ARTS / Cries & whispers

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The Independent Culture
TO COVENT GARDEN, my spiritual home, for the ceremonial unveiling of the Royal Opera's 1993-94 season. Jeremy Isaacs left most of the talking to his new lieutenant Nicholas Payne, who has been lured from Opera North in what is assumed to be the expectation of taking over Isaacs' job when it becomes available. Payne was, after all, running his own show in Leeds and very successfully. He has no need to be anybody's Number Two, and his performance on Wednesday proved it.

Normally in combative mood on such occasions, the assembled arts press sat stunned into silence by the novel experience of listening to someone who seemed to know what he was talking about. So stunned that, as Payne complained to me afterwards, 'they failed to laugh at my jokes'. It was left to Isaacs only to make a few punchy remarks about money and advertise for a new sponsor for schools matinees. The previous one has sought refuge overseas from the police, the VAT inspectorate and the Inland Revenue, and is apparently unable to continue the arrangement. That one did get a laugh.

FOR MANY years, Eastern-bloc orchestras have been cheap options for the record industry, grateful for work and prepared to do it for sums that orchestras in the West would be insulted by. But now that things have changed, and the old Empire is striking back. EMI has just received a letter from lawyers for the Dresden Staatskapelle demanding supplementary payments for recordings dating back to the Seventies, on the ground that whatever money was paid over usually went straight into state coffers and left the players with next to nothing. EMI dismisses the letter as a try-on and intends to fight the claim. The company hasn't got much choice. If every orchestra started dredging up what you might call old scores, the industry would wind up. And not even I would want that.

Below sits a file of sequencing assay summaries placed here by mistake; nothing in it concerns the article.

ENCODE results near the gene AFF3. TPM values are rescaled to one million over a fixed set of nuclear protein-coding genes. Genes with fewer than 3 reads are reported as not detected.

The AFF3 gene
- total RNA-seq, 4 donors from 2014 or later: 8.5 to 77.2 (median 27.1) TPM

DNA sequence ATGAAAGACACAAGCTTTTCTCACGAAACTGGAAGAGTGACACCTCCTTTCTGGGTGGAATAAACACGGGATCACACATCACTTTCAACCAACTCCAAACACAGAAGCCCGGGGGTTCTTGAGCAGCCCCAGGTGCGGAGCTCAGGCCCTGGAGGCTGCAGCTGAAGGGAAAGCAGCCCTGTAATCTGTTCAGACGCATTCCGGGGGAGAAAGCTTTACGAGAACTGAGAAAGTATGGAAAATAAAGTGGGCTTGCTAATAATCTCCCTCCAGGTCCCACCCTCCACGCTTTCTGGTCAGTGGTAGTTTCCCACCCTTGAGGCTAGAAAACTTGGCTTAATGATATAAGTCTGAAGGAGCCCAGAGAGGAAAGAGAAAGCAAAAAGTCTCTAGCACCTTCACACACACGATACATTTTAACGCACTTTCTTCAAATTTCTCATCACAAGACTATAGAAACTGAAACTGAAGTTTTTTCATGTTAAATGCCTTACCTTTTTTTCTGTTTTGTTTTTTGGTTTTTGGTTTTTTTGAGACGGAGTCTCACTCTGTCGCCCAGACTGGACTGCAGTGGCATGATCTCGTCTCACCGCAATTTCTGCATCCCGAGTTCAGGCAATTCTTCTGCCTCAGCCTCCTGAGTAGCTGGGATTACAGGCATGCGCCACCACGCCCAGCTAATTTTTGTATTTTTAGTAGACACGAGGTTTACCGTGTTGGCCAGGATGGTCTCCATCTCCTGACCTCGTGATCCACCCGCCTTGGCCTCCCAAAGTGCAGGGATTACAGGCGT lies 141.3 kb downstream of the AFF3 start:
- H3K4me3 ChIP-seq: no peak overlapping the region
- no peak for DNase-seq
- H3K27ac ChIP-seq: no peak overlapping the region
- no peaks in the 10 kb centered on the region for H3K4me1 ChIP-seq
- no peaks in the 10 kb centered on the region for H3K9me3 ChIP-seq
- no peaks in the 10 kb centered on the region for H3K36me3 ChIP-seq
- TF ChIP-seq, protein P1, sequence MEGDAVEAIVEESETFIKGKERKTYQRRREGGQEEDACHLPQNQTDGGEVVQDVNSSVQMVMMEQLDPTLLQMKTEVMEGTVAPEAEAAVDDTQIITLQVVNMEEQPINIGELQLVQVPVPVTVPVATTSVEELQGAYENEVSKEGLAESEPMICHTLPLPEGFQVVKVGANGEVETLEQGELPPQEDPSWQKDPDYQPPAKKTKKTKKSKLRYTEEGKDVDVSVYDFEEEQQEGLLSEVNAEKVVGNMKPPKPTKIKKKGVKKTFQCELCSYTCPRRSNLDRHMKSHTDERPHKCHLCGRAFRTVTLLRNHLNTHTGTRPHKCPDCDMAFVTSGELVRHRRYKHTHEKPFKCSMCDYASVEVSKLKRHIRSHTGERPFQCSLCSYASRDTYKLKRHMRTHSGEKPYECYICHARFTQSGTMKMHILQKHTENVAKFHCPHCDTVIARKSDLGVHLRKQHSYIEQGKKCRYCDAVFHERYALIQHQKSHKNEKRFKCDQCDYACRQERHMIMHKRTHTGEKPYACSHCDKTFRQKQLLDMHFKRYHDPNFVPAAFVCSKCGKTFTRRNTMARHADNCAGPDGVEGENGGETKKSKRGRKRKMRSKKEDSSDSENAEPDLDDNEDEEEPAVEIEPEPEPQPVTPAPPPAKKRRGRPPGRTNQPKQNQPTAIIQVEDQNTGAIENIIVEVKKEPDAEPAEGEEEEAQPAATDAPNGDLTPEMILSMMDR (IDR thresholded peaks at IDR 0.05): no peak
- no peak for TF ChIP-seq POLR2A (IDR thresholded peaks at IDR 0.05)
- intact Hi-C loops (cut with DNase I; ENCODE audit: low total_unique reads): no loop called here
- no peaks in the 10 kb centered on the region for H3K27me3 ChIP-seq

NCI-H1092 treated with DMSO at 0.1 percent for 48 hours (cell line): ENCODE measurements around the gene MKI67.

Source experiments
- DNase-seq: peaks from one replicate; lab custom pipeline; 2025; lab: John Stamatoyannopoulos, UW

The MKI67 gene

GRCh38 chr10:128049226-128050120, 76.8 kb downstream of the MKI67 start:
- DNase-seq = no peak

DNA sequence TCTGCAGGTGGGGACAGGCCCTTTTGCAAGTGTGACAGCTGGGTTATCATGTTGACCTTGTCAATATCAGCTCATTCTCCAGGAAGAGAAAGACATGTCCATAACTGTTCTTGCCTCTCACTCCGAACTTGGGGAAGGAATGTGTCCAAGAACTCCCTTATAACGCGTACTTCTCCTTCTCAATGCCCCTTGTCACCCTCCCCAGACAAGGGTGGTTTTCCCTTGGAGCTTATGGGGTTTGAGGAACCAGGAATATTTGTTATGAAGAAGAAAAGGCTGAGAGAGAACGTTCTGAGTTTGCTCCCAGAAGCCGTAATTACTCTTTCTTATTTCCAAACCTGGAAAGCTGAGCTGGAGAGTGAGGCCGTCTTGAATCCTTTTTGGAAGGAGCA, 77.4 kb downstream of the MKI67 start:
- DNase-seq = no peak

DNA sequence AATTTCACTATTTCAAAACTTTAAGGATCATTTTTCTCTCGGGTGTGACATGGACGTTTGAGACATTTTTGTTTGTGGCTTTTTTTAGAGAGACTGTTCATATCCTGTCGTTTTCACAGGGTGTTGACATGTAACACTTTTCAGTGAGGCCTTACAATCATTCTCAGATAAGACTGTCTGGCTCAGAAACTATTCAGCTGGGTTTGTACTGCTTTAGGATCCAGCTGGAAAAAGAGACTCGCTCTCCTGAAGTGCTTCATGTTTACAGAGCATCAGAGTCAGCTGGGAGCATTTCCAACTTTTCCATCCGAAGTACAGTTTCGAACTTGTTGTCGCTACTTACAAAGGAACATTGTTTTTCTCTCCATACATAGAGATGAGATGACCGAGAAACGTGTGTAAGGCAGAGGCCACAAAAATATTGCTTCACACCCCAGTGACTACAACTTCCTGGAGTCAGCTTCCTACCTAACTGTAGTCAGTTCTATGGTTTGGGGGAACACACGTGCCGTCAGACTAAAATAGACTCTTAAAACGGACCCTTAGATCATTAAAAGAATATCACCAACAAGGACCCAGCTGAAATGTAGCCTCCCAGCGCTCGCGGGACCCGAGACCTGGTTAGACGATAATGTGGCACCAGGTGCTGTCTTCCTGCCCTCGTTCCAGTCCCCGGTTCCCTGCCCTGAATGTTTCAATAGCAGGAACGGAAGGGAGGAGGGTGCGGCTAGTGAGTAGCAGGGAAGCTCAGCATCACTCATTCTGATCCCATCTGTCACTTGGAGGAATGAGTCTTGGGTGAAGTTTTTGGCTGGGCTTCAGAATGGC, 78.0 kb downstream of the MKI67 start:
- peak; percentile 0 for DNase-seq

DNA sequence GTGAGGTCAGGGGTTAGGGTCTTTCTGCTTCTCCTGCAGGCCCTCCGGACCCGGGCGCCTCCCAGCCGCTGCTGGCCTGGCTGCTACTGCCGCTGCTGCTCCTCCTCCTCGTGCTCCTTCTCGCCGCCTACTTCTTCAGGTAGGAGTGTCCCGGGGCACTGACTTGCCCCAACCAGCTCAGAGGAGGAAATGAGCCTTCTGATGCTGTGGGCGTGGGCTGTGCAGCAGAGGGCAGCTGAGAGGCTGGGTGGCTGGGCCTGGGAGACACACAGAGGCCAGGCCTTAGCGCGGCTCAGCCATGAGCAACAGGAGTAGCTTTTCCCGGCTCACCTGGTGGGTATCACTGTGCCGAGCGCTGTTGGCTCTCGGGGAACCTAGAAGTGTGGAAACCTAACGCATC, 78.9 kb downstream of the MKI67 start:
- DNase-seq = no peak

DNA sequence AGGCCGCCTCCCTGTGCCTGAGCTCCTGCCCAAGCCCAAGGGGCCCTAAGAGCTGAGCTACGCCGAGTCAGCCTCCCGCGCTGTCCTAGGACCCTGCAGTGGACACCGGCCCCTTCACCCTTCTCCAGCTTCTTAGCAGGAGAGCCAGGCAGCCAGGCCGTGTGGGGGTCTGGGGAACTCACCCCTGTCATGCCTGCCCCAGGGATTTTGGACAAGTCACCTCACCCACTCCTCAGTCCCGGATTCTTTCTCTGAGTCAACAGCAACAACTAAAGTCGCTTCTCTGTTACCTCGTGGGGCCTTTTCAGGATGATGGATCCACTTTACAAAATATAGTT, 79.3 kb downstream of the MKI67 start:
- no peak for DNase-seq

THERE HAS been a strange development, as Gerald Kaufman MP puts the finishing touches to his report of the National Heritage Select Committee inquiry into CD prices. The Daily Telegraph expresses dismay at the top price of pounds 12-15 - on the grounds that it's too low. The paper notes that 'one Sunday newspaper has banged on about CD prices every week for the better part of a year' - a bit more than that, actually, as I would have told them if they'd checked - and calls on record companies to 'ignore the politics of envy and the journalism of jealousy, play the hits for all they are worth and demand pounds 20 or more for David Bowie and Daniel Barenboim discs'.

This is such an odd suggestion it's hard to know where to begin to refute it. I've been called many things since the campaign began, but never jealous. Anyway. I may have started the campaign, but it's not me who is sustaining it - it's our readers, other members of the public, the Consumers' Association, Members of Parliament, managers of top rock bands, and record retailers, including two of the biggest in the country, W H Smith and Our Price. So please - don't pay full price if you can help it, and don't take any notice of the Telegraph.